If you are a REN-ISAC member, then you probably know Frank Barton. Ever since joining in 2019, Frank has been an active member who asks smart questions during webinars, offers friendly responses to email threads, volunteers for project groups like the Technical Advisory Group (TAG), and was recently voted onto the Steering Committee. But that is just who Frank is. Whether he is volunteering for his kids’ BSA Scout Pack and Troop or working with faculty as the IT Systems and InfoSec Administrator for Husson University, Frank is an almost inexhaustible well of good will and positive energy.
So it was no surprise that when I asked Frank “what is most important for today’s infosec professional,” he answered, “Empathy.”
“One of my pet peeves,” says Frank, “is that when people talk about infosec, they see it as a technological goal,” but it is more than that. It is a community collaboration goal. “Our job is to have the empathy to help people help themselves.”
Empathy is especially important at an organization like Husson University. Husson is a small school with about 3000 full-time students (mostly undergrad) and a campus that fits inside a one-mile-long circular road. The typical R-1 university may have over 20 full-time employees in infosec. At Husson, Frank is currently the only one with “InfoSec” officially in his title; however, infosec is unofficially part of all IT staff duties. In his role, he works one-on-one with clients, creates personal relationships with the faculty and staff, and works closely with the rest of the IT staff to promote information security across campus.
What is the role of empathy in infosec? According to Frank, it is the foundation, the beginning of the client support relationship. “If a faculty member comes to me and says, ‘I need X system for my statistics research.’ The best response is to not just look at it from an infosec side and start planning how to secure this new system.” Instead, Frank says “we need to figure out what problem the faculty member is trying to solve with this new technology.”
He clarifies by using an analogy of visiting the mechanic. “All too often people will do their research and come to the conclusion that they need a specific tool to fix their issue. Then they go to the mechanic and say, ‘my left ball joint needs replaced.’ The mechanic does what is asked, but the car still makes a clunking noise at high speeds, leaving the owner upset that the car has not been fixed and the mechanic confused because they did what was asked.”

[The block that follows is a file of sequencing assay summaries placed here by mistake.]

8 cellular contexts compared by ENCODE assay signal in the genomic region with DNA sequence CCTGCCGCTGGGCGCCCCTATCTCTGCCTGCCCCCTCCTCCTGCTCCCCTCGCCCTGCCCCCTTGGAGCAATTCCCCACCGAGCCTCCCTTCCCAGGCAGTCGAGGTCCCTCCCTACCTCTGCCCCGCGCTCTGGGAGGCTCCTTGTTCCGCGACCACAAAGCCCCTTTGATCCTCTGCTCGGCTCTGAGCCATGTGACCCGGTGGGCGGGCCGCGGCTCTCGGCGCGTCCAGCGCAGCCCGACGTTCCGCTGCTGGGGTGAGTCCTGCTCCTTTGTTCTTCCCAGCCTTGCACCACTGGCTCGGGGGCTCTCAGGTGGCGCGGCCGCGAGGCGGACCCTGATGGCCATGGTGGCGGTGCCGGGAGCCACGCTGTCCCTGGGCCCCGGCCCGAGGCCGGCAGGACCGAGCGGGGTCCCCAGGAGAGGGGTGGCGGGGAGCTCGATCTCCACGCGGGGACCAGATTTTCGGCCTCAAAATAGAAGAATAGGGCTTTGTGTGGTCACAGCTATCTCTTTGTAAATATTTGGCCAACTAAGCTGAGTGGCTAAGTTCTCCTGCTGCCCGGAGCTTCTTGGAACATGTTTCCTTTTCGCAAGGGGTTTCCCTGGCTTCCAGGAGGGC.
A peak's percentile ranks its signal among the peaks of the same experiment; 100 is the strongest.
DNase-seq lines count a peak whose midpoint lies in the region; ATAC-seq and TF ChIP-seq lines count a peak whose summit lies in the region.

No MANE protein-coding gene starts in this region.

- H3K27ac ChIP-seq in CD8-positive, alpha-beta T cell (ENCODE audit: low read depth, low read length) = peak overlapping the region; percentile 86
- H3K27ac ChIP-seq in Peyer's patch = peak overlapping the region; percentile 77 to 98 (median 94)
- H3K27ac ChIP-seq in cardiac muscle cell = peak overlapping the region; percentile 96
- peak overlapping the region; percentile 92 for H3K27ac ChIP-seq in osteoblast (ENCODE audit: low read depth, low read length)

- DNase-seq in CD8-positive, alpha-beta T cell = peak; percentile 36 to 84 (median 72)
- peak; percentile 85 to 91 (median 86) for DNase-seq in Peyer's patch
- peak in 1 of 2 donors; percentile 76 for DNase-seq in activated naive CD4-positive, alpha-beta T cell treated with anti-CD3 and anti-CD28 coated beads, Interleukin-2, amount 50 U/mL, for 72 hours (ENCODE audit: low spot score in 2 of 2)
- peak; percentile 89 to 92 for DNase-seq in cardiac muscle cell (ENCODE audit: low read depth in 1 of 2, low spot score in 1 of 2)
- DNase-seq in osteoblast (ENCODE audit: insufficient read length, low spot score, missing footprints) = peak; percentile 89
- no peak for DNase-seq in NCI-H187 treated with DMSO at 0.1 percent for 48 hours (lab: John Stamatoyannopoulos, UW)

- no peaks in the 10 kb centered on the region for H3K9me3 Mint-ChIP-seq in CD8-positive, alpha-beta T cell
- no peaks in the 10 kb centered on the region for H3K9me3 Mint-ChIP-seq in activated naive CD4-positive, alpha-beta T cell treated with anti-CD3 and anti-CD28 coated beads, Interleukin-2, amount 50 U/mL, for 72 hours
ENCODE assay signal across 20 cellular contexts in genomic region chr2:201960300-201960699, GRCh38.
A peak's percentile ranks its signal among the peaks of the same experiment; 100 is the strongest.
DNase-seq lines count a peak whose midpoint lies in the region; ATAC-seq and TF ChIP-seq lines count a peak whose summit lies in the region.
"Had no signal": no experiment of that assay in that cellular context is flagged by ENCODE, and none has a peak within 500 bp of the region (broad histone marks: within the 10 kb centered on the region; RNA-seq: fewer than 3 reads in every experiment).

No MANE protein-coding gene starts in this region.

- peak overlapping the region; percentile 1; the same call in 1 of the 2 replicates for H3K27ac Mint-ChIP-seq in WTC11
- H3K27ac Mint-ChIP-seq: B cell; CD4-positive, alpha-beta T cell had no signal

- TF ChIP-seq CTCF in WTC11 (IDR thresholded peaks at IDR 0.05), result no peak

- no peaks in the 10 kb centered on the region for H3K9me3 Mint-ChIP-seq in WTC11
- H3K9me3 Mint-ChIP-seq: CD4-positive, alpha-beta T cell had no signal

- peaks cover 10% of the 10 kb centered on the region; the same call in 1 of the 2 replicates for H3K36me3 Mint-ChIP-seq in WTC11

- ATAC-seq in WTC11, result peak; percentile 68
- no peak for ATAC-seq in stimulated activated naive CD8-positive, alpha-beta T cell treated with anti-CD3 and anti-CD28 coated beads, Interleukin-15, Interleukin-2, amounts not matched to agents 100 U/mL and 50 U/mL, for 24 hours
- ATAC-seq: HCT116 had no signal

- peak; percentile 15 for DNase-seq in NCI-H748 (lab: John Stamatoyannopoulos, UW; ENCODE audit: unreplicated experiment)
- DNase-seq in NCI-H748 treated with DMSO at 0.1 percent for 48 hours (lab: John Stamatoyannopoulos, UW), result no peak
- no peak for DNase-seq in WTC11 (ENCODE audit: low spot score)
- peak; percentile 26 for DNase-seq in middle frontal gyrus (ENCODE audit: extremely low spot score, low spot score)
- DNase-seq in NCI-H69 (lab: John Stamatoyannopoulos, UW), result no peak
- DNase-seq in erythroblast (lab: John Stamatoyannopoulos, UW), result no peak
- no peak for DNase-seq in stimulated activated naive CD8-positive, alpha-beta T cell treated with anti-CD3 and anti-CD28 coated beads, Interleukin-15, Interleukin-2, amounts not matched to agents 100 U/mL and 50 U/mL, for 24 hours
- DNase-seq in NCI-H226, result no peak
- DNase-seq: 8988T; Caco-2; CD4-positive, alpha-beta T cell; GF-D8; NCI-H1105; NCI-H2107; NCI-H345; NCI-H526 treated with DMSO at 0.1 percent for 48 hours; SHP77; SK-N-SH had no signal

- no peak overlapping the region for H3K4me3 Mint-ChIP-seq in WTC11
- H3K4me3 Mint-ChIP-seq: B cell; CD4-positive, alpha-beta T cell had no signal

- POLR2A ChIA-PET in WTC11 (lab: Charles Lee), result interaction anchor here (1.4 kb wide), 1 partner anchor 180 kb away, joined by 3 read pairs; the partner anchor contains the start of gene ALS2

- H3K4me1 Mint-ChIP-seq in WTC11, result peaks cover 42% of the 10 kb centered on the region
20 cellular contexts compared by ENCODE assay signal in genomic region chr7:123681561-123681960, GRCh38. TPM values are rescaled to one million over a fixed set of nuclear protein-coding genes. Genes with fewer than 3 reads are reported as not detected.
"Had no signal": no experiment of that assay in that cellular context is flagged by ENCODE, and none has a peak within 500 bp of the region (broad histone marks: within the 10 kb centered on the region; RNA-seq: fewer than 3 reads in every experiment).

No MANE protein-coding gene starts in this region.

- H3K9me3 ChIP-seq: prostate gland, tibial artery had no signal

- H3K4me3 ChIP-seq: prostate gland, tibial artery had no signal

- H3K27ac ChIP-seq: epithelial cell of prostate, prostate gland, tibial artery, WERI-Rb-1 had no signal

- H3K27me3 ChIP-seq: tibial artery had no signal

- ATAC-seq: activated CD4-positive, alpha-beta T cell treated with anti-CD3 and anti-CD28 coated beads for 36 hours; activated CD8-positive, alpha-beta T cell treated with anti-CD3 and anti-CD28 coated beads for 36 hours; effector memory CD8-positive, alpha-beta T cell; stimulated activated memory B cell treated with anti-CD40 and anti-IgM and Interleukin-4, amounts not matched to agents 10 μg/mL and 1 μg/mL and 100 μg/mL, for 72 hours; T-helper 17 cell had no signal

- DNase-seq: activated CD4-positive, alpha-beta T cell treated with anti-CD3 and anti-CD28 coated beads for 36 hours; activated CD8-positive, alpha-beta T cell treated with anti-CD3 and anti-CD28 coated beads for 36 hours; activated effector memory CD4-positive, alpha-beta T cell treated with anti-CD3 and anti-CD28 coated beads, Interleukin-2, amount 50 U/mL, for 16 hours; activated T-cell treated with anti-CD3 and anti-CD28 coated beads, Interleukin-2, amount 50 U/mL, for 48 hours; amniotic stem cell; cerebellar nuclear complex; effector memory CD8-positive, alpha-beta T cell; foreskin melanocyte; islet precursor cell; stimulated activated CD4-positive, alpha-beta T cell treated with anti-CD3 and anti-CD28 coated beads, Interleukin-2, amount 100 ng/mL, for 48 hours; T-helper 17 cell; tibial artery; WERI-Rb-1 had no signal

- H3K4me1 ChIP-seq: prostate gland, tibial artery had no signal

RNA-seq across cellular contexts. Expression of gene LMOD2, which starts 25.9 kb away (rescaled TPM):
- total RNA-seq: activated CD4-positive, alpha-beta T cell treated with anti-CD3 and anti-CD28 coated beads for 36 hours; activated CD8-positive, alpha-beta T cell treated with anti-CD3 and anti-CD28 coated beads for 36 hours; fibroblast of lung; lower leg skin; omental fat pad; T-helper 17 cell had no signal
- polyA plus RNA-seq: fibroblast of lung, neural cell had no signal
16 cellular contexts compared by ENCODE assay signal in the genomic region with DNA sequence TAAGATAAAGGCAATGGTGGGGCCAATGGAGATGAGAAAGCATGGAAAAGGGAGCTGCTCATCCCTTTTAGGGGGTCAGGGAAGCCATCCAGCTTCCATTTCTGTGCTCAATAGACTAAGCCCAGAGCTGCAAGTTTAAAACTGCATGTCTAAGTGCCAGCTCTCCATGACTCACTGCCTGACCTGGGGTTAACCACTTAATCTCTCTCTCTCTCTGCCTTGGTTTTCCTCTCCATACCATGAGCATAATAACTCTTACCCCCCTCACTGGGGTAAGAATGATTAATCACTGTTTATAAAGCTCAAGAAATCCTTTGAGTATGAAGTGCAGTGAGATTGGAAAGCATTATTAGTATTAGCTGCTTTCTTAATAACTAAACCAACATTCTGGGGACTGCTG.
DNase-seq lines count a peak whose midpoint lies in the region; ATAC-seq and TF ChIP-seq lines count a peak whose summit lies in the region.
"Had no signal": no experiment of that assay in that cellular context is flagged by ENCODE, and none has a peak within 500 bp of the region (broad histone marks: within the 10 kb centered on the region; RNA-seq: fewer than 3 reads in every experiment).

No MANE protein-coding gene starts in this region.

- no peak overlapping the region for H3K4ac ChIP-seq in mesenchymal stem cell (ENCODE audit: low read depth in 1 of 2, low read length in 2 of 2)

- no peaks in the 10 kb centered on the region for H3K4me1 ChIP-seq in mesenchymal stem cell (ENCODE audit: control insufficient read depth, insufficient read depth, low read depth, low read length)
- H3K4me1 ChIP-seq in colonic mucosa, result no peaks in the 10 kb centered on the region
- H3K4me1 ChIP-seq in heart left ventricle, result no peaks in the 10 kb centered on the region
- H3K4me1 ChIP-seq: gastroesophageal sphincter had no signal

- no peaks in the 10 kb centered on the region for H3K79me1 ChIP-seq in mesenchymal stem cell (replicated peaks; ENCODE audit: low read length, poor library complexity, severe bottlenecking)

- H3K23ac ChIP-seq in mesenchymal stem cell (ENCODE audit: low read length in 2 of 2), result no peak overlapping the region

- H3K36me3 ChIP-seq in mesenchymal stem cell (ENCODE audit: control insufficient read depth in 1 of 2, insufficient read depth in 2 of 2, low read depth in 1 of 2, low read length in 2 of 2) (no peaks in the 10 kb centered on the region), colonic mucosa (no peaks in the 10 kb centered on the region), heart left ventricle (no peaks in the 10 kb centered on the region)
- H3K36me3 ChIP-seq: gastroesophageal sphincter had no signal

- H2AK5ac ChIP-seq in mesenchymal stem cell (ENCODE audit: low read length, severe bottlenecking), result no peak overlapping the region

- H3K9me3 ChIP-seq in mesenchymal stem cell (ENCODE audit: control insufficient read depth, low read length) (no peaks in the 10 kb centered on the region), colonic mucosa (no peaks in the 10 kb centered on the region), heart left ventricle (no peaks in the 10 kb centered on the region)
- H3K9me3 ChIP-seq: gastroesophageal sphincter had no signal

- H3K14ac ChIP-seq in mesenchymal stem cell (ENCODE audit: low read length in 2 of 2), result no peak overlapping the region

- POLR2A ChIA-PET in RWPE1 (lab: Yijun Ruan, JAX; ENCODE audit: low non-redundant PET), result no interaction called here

Infosec in higher ed is a lot like this. Frank says the best way to serve the client in these situations is to ask the client “What is the problem you are trying to solve?” This is the first and most important step to emphasizing empathy in the client support relationship. Understanding the client’s problem will, in the long run, be more successful because it will help the infosec professional to understand and fulfill the client’s complex array of needs, which may include process, budget, teaching, research validity, and other concerns.
These conversations also allow information security to be brought in on a foundational level. Understanding what data is being stored can greatly affect which product to choose. By using HECVAT assessments, Frank can illustrate to the client how they can get what they need while best protecting stored data.
Leading with empathy creates a more wholistic and positive IT support and info security process. “IT is an enabler, and we need to help enable our brilliant faculty and researchers by leaving our silos, understanding their needs, and collaborating to enhance the work they do. Most importantly, we need to make sure that they are comfortable coming to us when they have questions.”